Is Private Surveillance Camera Registration 1984?

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Is privacy dead?
Is privacy dead?

Assemblyman Ralph Caputo (D-Essex) wants to have all private surveillance cameras registered. Included information would include the following- The owner’s name, contact information, camera location, number of cameras installed, areas recorded and how the footage is saved. Why did the assemblyman propose this bill? He thinks that by registering these cameras law enforcement would be able to determine if there was coverage of an area where a crime has occurred, who and how to obtain the surveillance from.

It does sound a little like the government looking over your shoulder and an intrusion into your privacy. Maybe even somewhat like George Orwell’s novel “1984” where the government watches you through your television. Is this Big Brother putting his nose where it does not belong or a tool that would help solve crimes?

Well I think that the assemblyman means well, but it is most definitely an intrusion by a government entity into the private affairs of its citizens. It is one thing to be asked by the police to see if your surveillance system would provide the info they need to solve a crime and another to be told you have to mandatorily register your system. While this is an intrusion into your private life, is it worth the invasion of the government into what are really a citizen’s personal rights.

If there was a private surveillance camera present when Michael Brown had his run-in with Officer Darren Wilson the riots may not have taken place. So there are justified reasons for having the cameras registered, except that what about the rights of the surveillance camera owners? The police should first ask if you will give them access or if not they would have to get a warrant to access your private surveillance system, that is the way the justice system works.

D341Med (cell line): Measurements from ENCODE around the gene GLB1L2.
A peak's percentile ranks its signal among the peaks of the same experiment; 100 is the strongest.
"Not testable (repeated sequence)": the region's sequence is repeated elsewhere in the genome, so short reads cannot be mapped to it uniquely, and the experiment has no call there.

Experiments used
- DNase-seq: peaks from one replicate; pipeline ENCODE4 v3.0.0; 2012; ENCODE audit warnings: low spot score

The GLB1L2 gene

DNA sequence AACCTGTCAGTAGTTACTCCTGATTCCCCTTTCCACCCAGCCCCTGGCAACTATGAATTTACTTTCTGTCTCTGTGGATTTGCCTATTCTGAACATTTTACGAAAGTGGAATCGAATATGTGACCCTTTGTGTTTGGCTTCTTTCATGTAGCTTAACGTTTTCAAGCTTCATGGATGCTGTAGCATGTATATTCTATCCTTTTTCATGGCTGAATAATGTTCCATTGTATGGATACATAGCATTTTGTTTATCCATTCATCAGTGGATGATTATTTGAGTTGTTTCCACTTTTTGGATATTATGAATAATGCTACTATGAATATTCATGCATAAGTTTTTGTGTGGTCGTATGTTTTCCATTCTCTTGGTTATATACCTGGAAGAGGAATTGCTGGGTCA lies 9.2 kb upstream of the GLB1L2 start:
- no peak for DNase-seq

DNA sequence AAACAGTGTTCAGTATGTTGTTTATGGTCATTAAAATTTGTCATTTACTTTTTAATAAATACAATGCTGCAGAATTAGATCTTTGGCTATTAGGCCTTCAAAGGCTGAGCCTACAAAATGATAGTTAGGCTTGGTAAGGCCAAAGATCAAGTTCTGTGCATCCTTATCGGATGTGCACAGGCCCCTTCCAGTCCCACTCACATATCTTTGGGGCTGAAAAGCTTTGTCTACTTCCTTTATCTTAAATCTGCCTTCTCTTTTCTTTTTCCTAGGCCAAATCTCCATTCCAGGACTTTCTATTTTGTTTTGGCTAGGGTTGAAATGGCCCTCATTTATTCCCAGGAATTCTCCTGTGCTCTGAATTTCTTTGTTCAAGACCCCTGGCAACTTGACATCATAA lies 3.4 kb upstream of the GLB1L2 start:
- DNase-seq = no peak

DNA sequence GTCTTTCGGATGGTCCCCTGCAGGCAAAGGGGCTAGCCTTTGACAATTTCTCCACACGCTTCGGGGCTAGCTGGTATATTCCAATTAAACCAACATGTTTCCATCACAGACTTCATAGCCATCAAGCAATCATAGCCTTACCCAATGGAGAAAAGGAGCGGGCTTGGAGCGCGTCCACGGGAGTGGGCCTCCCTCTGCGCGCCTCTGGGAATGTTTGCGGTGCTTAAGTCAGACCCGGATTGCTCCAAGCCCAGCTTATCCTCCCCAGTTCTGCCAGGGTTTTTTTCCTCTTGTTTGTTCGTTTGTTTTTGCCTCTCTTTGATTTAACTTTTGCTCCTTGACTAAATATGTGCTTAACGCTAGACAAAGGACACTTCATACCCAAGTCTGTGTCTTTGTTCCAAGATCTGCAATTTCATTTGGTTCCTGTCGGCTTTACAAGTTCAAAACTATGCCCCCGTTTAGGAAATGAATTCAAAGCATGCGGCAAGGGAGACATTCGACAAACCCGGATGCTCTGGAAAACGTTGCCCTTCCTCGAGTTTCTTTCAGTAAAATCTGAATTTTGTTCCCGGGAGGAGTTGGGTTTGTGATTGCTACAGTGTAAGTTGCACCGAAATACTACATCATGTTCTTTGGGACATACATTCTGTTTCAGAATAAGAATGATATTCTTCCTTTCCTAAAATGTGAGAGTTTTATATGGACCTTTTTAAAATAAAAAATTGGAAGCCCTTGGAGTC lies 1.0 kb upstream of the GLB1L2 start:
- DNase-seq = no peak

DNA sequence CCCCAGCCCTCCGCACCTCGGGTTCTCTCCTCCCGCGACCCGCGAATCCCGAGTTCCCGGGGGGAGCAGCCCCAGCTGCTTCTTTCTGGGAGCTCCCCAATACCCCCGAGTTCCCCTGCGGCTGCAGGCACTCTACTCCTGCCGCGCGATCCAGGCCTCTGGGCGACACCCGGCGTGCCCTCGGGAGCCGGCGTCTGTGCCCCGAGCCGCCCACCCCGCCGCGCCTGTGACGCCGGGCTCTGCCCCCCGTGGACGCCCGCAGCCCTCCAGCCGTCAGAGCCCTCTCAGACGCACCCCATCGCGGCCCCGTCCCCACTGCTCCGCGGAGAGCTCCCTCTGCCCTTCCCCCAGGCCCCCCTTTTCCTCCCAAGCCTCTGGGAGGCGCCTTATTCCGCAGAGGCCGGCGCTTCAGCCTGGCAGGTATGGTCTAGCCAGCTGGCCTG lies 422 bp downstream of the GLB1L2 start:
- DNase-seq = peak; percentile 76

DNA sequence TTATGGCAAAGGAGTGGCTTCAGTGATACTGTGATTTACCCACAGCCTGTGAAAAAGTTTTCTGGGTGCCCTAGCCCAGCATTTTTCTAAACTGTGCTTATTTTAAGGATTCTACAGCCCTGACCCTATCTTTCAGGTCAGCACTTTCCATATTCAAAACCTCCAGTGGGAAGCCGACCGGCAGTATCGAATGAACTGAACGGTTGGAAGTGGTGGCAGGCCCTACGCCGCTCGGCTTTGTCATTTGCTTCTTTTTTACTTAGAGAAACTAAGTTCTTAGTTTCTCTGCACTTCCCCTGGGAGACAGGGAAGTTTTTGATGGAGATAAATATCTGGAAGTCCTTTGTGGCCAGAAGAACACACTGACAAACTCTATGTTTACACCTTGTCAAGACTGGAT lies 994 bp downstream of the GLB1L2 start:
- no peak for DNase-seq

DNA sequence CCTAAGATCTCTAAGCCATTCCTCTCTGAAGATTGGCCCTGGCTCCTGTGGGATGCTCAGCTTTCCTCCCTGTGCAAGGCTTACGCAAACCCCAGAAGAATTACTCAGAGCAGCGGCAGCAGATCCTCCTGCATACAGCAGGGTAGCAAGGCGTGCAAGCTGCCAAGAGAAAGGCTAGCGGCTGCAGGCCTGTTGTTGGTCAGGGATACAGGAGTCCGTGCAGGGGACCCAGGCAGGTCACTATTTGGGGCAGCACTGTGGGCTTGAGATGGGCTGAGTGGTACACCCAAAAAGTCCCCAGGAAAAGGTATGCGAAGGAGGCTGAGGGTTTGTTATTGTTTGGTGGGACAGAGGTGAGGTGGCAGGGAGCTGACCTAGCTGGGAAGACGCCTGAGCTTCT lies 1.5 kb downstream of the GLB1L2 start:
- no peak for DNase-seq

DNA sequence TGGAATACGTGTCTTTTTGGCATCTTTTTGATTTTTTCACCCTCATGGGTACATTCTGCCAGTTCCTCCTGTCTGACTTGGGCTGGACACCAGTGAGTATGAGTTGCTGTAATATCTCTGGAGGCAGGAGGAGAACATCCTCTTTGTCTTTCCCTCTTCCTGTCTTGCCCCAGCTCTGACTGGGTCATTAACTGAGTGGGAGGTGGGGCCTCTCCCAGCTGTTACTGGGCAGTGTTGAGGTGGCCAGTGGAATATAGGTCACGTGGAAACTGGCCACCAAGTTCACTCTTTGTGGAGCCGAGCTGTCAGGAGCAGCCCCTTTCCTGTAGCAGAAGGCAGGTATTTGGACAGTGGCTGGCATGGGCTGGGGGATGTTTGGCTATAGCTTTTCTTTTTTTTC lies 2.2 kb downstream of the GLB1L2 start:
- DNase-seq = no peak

What happens in England is a bit different than most places in that the police can access private surveillance cameras as well as their own. The laws there are not as liberal as here and especially when talking about civil liberties, which is probably why the police can access private cameras. Should we emulate them and allow the police to access private surveillance cameras, or continue to require the owner’s permission and if permission is not given require a warrant?

I would hope that we continue on the path we are on and preserve our civil liberties. We must prevent the erosion of these liberties or we will slide toward a version of George Orwell’s “1984” and that is very a scary thing to contemplate. Unfortunately some cities are allowing this to happen right here in America, they have laws similar to the one proposed for here. Both Philadelphia Pennsylvania and New Orleans are the ones are am referring to.

The use of private surveillance cameras to help solve crimes is a good thing, but to require the registration of these cameras is very problematic. The police will already canvas the area around the scene of a crime and can see/ask if there any cameras present. So would such a law as proposed a necessity or just a dumb idea?

That is my opinion – Jumpin Jersey Mike
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